From: Mathew Robertson (mathew.robertson_at_[hidden])
Date: 2004-08-24 18:50:24
> > It seems that what you're at is a full-blown standalone C++ GUI library.
> > Maybe, it's good goal, but there a lot of toolkits already. I think it's
> > likely that just a new library will find a lot of users. If somebody has
> > or GTK application, he won't rewrite it just because your library is
> > or better in some other way.
> My experience, mostly from reading the documentation, is that there are no
> GOOD cross-platform C++ GUI libraries out there.
> The likes of WxWindows and GTKMM (the C++ GTK for those who haven't come
> across if before) suffer, IMO from lack of modern C++ techniques (not even
> namespaces in WxWindows' case), and unnecessary reinvention of the wheel for
> things like strings, and neither are exception safe. Which, in my mind,
> doesn't really make them C++ libraries.
There is no way to say this other than...
"Have you used std::string vs any GUI library version of string?"
std::string is lame. --> that is why most GUI libraries re-invent their own string class - to overcome the shortcomings of std::string.
Also, define what "exception safe" means... in the context of: you left-double-click on an item in a treelist. What do you do to handle this event?
Normally your event handler generates:
1. LeftMouseDown event
2. LeftMouseUp event
3. LeftMouseDown + LeftMouseUp + MouseMove < 4 pixels, is detected. This generates a LeftClick
4. Repeat steps 1-3
5 LeftClick + LeftClick + MouseMove < 4 pixels, is detected. This generates a LeftDoubleClick
Interposed with each of these events, is the possibility for the application to handle the event by doing some work, eg highlight the clicked treeitem, by handling the LeftClick event. By the very fact of highlighting, you have now modified some state within the treelist widget. Since you have modified state, it becomes extremely hard to rollback your selection (to the previous selection) if an exception is thrown in your LeftDoubleClick handler.
So the question should not be "is a GUI library exception safe" but rather "can you throw exceptions 'through' the GUI library and expect the semantics of the exception to be valid".
>From my experience, most modern GUI libraries allow exceptions to be thrown through them, although they generally dont throw exceptions themselves, as this tends to break the event handling mechanisms.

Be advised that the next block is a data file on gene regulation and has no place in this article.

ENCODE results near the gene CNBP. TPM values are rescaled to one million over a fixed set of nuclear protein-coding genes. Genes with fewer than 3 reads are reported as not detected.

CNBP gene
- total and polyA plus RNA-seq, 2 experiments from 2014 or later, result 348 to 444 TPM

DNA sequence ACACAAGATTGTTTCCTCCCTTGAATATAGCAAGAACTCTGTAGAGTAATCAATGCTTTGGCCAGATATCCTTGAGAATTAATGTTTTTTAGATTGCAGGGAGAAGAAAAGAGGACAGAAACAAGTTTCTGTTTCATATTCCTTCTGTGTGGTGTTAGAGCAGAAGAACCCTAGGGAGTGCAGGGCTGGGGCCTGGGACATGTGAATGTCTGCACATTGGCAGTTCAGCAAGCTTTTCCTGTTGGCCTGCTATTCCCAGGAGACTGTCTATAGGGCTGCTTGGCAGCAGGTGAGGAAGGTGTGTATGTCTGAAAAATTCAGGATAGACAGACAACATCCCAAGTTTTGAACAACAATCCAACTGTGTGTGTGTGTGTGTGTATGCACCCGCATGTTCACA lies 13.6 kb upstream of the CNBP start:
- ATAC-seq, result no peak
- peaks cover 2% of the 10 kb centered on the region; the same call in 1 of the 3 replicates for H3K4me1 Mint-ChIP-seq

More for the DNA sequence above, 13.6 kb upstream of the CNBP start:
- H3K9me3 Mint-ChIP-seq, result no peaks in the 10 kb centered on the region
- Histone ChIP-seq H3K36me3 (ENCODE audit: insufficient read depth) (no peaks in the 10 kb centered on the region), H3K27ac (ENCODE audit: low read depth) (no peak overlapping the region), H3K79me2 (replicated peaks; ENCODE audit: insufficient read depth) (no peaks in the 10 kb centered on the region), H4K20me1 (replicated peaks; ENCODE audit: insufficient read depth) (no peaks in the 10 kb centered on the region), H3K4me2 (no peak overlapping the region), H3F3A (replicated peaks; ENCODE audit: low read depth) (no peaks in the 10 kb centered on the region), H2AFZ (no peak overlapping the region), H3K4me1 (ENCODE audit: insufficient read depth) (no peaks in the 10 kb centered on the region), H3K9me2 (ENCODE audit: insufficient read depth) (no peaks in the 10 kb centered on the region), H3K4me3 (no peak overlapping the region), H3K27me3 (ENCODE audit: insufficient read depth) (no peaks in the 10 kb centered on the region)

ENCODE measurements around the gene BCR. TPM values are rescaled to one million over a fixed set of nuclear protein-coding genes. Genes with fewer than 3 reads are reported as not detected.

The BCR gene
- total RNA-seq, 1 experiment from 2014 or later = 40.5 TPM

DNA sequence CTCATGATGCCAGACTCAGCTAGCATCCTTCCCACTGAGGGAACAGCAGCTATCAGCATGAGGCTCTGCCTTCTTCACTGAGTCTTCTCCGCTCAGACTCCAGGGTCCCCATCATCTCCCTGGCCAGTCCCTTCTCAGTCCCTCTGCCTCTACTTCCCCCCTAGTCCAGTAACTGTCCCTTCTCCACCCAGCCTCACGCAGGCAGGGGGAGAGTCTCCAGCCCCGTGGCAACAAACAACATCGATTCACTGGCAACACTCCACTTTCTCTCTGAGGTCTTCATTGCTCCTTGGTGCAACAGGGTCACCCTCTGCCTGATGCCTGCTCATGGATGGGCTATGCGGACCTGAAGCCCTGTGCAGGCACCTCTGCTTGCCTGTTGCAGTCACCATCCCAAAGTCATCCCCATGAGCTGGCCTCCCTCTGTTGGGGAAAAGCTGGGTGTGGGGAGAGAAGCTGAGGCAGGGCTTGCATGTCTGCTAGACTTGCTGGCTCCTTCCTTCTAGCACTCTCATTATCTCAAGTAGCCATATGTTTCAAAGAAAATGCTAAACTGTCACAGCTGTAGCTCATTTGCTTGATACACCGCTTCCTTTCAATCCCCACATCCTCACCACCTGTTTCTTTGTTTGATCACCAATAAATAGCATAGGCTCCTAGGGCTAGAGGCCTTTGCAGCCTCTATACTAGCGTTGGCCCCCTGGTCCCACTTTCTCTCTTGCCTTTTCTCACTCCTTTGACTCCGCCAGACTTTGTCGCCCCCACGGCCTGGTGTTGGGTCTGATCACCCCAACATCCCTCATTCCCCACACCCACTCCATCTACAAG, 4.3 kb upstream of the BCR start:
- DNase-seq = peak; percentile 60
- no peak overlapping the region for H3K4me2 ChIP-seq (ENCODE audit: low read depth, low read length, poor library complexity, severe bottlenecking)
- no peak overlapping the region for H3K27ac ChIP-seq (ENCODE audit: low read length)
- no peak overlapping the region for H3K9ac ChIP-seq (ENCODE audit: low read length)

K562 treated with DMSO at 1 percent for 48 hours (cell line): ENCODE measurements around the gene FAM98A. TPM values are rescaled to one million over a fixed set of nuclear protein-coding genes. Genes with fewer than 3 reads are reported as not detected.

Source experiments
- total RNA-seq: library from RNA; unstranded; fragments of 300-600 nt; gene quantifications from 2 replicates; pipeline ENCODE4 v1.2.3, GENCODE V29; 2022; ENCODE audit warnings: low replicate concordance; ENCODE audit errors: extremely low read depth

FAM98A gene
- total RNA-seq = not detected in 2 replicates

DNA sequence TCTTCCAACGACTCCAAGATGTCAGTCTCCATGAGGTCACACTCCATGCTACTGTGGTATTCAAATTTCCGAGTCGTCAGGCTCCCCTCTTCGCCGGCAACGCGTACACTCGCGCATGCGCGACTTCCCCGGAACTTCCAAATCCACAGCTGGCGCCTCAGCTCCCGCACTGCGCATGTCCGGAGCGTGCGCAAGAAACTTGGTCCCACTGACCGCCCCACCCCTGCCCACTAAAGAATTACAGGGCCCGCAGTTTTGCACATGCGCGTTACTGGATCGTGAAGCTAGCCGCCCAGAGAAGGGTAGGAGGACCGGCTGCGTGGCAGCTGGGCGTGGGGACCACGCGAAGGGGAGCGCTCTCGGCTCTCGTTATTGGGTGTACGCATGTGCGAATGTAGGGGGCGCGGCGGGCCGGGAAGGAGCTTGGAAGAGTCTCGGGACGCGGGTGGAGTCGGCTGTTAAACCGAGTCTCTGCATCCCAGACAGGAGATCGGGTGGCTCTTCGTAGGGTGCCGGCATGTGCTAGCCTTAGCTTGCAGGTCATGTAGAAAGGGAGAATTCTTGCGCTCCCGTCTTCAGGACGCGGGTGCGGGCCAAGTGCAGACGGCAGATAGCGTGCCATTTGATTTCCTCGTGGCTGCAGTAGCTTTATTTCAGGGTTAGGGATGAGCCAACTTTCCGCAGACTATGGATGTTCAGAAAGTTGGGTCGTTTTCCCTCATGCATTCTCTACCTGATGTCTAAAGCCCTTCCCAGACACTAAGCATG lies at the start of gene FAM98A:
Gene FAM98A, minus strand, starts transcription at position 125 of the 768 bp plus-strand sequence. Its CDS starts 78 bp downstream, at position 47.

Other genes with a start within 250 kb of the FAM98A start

> Also, they try and do more than be a GUI library, for example by supporting
> threading and database access.
... why wouldn't a GUI library contain a database browse widget?
... are you suggesting that a worker thread would never want to update some onscreen value?
> I can't comment on Qt's exception safety, but I'm put off that because it's
> no longer free to Windows users. I believe it also does some wheel
> reinvention and database and threading stuff. I didn't like the extra
> compile stage for the messaging mechanism either.
> Anyway, so what's my point? My point is that I believe the C++ community is
> crying out for a good real C++ solution.
Good C++ solutions exist. Its the definition of "good" that needs to be defined.
> GUI use often does tie people into a particular library.
How could it not? Each library implements a set of API's... thats the reason for wanting a cross-platform library.
> Not many people
> seem to separate their backend logic from the GUI code, so it would be
> difficult for a lot of people to _change_. However, what about people like
> me who often start new projects or who do separate (I believe) correctly.
Thats because it is extremenly hard work to seperate event handling, from executing a backend task - I'd say its next to impossible - how would you know what backend work you want to execute without putting the current backend state-logic within the context of your event handlers?
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